“For by grace are ye saved through faith; and that not of yourselves: it is the gift of God”(Ephesians 2:8).
So many in the denominational world want to say we are saved by faith alone. Neither this verse nor any other says we are saved by faith alone. However, I think we need to consider what the biblical definition of faith is.
The Bible does not give us a definition like the dictionary does but I believe we can come to a conclusion of a biblical definition by studying the scripture. “By faith Noah, being warned of God of things not seen as yet, moved with fear, prepared an ark to the saving of his house; by the which he condemned the world, and became heir of the righteousness which is by faith” (Hebrews 11:7).It is plainly stated that by faith Noah prepared an ark. Why did he build an ark? God warned him of things not seen as yet. How did he build the ark? Did he just say I believe that something I have not seen is going to happen and stop there? No! Noah went to work and built an ark. His belief of what God told him caused him to do what God had commanded him to do (Genesis 6:11-14).
“By faith Abraham, when he was called to go out into a place which he should after receive for an inheritance, obeyed; and he went out, not knowing whither he went.
By faith he sojourned in the land of promise, as in a strange country, dwelling in tabernacles with Isaac and Jacob, the heirs with him of the same promise” (Hebrews 11:8-9). Again we can see that faith caused Abraham to follow God’s command. “By faith Abraham, when he was tried, offered up Isaac: and he that had received the promises offered up his only begotten son, Of whom it was said, That in Isaac shall thy seed be called: Accounting that God was able to raise him up, even from the dead; from whence also he received him in a figure” (Hebrews 11:17-19). What did Abraham’s faith cause him to do? He believed God’s promise about Isaac being the seed in whom the world would be blessed; therefore, he did not hesitate to obey God. “Was not Abraham our father justified by works, when he had offered Isaac his son upon the altar?” (James 2:21). So we can see that the faith of Noah, Abraham and the others in Hebrews chapter 11 did not stand empty handed; their faith was accompanied by obedience. James goes on to say, “And the scripture was fulfilled which saith, Abraham believed God, and it was imputed unto him for righteousness: and he was called the Friend of God” (James 2:23). We have to conclude that the biblical definition of faith contains the idea of obedience.
Let us consider what Christ said in the book of John: “Then said they unto him, What shall we do, that we might work the works of God? Jesus answered and said unto them, This is the work of God, that ye believe on him whom he hath sent” (John 6:28-29). Now considering what was said about those in Hebrews 11, how they believed and took action, is it possible that Christ was telling them all they had to do was believe? “Thou believest that there is one God; thou doest well: the devils also believe, and tremble” (James 2:19). James in this verse shows that just believing is not enough.
Our faith has to be like the examples in Hebrews 11; it has to be an obedient faith. “But wilt thou know, O vain man, that faith without works is dead? Was not Abraham our father justified by works, when he had offered Isaac his son upon the altar? Seest thou how faith wrought with his works, and by works was faith made perfect?” (James 2:20-22).
“For we are his workmanship, created in Christ Jesus unto good works, which God hath before ordained that we should walk in them” (Ephesians 2:10).We were created in Christ Jesus by baptism. “For as many of you as have been baptized into Christ have put on Christ” (Galatians 3:27). What were we created for or unto? Unto good works. What are those good works? The works Christ has commanded throughout the New Testament. We are to hear the word of God (Romans 10:17); we must believe (John 3:16); we must confess Christ before men (Matthew 10:32; Luke 12:8); and we must repent (Luke 24:47). If we stop here, as many denominations do, we have not obeyed the commands of Christ. Our faith has to be an obedient faith which provokes us to be obedient to Christ and he has told us in Mark 16:16: “He that believeth and is baptized shall be saved; but he that believeth not shall be damned.” Biblical faith requires us to obey all of Christ’s commands not just the ones we choose.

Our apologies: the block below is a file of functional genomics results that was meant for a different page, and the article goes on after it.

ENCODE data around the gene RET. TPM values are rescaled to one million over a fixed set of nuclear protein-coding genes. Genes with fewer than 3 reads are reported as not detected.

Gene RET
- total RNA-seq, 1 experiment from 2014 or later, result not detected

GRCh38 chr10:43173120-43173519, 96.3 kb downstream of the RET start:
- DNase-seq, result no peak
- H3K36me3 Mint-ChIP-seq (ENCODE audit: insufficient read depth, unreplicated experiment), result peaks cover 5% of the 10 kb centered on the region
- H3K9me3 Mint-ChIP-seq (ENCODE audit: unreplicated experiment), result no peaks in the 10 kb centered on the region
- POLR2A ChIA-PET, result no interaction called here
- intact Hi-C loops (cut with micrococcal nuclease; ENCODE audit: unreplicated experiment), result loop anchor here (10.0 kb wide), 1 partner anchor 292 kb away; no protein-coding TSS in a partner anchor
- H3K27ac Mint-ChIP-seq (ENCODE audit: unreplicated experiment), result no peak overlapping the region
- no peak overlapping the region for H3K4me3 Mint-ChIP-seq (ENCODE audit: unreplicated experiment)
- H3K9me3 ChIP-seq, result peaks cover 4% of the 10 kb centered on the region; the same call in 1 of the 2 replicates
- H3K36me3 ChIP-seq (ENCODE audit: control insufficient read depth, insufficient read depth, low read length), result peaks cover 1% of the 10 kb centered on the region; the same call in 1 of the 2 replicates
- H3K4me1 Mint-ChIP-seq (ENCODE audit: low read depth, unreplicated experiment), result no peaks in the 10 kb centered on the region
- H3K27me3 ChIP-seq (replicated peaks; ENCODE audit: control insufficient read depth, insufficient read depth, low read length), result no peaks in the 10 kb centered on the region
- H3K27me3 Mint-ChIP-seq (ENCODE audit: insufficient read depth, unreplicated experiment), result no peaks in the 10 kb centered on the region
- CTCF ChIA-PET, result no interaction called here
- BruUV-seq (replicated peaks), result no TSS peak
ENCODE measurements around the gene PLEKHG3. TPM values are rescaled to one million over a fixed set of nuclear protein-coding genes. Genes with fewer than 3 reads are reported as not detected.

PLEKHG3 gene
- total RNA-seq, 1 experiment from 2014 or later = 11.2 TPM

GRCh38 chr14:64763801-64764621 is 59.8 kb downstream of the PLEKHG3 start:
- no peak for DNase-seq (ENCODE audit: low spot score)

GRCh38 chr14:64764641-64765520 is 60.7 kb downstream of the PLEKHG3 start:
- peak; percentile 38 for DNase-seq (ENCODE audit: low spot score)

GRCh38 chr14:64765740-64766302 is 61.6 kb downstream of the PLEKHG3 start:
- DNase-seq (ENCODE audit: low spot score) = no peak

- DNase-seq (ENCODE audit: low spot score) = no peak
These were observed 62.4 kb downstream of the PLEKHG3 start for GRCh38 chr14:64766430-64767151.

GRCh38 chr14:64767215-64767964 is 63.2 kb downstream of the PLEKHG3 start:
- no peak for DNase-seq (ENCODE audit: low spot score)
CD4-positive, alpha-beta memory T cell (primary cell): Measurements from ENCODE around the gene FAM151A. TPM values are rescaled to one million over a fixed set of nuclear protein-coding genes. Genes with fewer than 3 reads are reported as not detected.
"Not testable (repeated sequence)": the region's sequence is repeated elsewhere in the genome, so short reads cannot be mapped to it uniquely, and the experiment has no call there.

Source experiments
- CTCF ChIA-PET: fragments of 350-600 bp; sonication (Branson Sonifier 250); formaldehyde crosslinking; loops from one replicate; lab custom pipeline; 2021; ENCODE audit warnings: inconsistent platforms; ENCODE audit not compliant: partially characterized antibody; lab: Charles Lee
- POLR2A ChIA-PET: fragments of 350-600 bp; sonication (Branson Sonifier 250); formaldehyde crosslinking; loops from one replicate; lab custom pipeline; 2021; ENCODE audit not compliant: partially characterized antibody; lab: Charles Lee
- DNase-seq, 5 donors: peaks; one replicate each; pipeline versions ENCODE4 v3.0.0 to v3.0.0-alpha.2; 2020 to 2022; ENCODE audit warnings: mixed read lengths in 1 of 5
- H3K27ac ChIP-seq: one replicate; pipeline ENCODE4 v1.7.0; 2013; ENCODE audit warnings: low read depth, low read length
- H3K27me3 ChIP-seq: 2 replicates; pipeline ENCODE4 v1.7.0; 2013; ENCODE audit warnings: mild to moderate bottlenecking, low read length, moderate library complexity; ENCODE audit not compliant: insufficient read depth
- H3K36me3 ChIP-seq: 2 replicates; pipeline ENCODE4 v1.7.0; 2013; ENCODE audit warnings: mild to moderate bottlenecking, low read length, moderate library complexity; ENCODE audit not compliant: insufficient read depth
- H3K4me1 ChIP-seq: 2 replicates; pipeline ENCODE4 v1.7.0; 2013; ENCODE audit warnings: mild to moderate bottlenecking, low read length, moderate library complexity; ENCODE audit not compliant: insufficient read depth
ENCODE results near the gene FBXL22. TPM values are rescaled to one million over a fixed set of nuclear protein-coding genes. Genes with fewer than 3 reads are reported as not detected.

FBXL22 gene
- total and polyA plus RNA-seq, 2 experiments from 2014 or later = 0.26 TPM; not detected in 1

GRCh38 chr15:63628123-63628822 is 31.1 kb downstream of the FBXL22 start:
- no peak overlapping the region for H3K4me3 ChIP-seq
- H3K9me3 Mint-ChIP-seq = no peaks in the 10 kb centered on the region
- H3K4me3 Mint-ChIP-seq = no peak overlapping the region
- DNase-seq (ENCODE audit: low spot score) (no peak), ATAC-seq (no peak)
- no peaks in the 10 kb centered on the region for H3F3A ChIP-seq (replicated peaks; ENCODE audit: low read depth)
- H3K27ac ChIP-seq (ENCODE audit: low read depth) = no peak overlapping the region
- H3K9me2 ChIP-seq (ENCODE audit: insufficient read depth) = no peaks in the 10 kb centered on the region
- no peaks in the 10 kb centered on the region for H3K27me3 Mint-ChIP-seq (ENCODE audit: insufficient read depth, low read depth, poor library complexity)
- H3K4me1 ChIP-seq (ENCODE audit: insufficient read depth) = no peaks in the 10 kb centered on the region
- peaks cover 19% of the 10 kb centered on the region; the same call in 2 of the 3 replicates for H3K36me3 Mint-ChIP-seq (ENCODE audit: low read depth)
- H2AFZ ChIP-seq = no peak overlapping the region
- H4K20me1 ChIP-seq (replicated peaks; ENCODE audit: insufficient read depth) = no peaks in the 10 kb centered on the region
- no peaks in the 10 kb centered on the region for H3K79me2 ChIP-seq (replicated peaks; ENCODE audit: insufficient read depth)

We are told in Revelation 2:10 to remain faithful unto death and we will receive a crown of life. How do we continue in faith? We continue in good works. Now we all understand if we have obeyed the gospel of Christ in baptism we don’t need to be baptized again. However, we need to continue to hear, believe and our lives should be a confession of Christ, and when we sin we need to repent. The many good works listed in the Bible are more than we have space to enumerate; however, I would like to point one out that is very important. Christ gave a command to his apostles in Matthew 28:19-20 that covers all of his commands: “Go ye therefore, and teach all nations, baptizing them in the name of the Father, and of the Son, and of the Holy Ghost: Teaching them to observe all things whatsoever I have commanded you: and, lo, I am with you alway, even unto the end of the world. Amen.” Christ commanded them to teach those that they taught to obey all things he had commanded them to do. This in turn commands us to do the same. If our faith is an obedient faith, as that of Noah and Abraham and all those listed in Hebrews 11, we must obey all the commands of Christ. We cannot pick and choose.
You may be thinking this is not what Ephesians 2:8 says, it says we are saved by grace through faith, which is absolutely true. But what kind of faith saves? When we look at the way the Bible uses faith, it is an obedient faith, one that causes us to do the works of God.
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